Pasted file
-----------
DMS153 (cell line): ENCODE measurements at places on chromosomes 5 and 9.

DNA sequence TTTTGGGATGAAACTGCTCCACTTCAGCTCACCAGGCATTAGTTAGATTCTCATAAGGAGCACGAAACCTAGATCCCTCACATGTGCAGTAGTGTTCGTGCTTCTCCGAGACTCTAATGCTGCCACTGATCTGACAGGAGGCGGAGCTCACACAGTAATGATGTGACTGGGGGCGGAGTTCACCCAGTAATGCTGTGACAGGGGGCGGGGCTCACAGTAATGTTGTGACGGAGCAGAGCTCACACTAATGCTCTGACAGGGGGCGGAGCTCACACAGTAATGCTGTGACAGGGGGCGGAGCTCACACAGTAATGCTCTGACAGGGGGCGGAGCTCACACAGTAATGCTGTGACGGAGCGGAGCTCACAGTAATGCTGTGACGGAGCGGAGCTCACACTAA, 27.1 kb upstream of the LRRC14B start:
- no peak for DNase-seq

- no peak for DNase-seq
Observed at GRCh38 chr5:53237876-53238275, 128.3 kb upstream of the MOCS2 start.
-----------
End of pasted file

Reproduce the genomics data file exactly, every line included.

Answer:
DMS153 (cell line): ENCODE measurements at places on chromosomes 5 and 9.

DNA sequence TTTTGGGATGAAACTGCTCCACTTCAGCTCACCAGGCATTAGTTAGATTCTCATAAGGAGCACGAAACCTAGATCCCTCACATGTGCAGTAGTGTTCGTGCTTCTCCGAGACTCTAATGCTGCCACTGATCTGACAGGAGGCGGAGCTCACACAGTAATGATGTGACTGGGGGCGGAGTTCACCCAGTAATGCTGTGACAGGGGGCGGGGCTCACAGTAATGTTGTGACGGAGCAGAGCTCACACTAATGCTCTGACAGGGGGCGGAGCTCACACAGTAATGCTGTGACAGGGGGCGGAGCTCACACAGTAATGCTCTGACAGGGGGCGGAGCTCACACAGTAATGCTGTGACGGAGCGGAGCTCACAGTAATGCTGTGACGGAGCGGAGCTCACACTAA, 27.1 kb upstream of the LRRC14B start:
- no peak for DNase-seq

- no peak for DNase-seq
Observed at GRCh38 chr5:53237876-53238275, 128.3 kb upstream of the MOCS2 start.